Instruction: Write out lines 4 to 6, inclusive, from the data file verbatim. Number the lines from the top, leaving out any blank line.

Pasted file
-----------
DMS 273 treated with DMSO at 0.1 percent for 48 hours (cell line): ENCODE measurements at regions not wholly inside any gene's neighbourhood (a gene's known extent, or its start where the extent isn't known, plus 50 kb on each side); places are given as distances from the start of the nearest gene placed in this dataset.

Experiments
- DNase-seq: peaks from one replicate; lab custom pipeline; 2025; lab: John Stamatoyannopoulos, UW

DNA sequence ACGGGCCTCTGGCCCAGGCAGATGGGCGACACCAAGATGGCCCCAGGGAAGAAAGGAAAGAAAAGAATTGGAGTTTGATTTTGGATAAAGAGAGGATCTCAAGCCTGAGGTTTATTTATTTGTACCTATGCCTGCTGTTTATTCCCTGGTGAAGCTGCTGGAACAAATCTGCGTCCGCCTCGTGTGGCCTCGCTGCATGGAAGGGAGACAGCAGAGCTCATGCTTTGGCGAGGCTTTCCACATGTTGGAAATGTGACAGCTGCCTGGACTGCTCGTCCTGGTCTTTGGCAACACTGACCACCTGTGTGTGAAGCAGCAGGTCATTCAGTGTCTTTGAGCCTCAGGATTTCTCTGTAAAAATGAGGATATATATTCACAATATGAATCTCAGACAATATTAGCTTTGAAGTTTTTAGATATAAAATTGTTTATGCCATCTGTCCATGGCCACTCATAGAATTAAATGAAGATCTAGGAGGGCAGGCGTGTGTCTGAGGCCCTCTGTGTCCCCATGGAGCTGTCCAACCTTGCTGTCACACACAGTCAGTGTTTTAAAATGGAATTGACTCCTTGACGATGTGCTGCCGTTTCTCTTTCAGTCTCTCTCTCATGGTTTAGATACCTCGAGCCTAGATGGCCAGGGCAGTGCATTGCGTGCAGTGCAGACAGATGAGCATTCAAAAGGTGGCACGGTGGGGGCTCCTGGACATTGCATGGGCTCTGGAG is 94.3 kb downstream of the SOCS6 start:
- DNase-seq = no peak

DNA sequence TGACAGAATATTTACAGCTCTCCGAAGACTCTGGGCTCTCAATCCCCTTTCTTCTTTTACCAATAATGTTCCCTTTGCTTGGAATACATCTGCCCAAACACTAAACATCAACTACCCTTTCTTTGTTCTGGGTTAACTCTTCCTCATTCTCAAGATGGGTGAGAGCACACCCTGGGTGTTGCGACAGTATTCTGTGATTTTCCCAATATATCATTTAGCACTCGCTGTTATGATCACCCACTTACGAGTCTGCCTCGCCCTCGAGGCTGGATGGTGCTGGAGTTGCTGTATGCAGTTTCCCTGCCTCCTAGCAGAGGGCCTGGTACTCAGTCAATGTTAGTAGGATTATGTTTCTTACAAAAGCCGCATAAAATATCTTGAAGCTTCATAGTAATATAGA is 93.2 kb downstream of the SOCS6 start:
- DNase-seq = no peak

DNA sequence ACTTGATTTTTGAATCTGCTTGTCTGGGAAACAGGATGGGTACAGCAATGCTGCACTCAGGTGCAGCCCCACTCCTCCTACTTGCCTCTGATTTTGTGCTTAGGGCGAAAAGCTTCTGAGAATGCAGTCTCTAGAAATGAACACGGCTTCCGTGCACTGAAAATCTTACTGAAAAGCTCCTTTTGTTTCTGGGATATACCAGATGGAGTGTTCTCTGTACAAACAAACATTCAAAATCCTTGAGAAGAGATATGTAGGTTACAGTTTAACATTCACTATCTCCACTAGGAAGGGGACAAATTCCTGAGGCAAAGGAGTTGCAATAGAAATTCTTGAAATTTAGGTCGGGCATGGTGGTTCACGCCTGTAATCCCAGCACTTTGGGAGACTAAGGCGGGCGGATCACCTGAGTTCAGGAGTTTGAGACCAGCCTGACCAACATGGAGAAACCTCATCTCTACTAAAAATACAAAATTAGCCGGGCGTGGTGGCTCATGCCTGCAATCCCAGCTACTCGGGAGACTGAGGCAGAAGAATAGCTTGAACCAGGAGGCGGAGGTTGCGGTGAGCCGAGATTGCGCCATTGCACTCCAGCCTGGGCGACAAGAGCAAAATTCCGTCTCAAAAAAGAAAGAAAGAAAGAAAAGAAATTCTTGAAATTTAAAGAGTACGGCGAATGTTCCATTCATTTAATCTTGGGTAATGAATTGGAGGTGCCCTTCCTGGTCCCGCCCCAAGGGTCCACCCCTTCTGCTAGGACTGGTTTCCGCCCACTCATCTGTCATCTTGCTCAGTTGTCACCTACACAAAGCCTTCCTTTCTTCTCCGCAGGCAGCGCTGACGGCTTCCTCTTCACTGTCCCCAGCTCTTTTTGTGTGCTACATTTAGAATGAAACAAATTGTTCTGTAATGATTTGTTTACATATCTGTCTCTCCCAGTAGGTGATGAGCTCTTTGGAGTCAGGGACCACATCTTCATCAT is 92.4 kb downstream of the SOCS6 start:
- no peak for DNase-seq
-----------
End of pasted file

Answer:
DNA sequence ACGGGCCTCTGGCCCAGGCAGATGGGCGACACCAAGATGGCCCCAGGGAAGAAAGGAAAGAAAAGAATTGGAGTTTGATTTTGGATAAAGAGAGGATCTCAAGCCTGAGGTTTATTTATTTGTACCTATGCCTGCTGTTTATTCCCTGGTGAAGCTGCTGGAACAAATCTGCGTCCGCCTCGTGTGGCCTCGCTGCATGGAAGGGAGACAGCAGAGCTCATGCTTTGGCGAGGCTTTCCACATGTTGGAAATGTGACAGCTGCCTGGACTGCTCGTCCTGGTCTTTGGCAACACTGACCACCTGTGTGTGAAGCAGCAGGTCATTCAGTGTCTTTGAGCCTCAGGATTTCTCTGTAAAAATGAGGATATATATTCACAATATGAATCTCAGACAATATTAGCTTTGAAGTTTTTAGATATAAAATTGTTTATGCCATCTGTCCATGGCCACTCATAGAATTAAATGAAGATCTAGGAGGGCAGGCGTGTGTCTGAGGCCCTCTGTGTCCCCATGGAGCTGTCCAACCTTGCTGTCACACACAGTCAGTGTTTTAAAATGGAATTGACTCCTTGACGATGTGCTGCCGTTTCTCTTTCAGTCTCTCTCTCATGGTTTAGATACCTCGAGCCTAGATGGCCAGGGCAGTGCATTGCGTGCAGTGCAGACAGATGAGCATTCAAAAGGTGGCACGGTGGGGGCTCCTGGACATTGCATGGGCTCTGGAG is 94.3 kb downstream of the SOCS6 start:
- DNase-seq = no peak

DNA sequence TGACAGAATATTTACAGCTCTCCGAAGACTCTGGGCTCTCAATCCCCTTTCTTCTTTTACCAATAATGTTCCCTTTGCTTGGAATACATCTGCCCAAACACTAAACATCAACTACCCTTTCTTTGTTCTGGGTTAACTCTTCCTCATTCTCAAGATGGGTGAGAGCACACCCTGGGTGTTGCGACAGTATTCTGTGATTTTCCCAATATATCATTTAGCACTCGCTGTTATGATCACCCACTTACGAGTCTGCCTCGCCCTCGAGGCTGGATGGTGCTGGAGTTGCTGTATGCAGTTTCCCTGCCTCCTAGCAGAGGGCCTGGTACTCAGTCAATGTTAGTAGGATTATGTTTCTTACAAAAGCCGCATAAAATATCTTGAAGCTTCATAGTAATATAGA is 93.2 kb downstream of the SOCS6 start: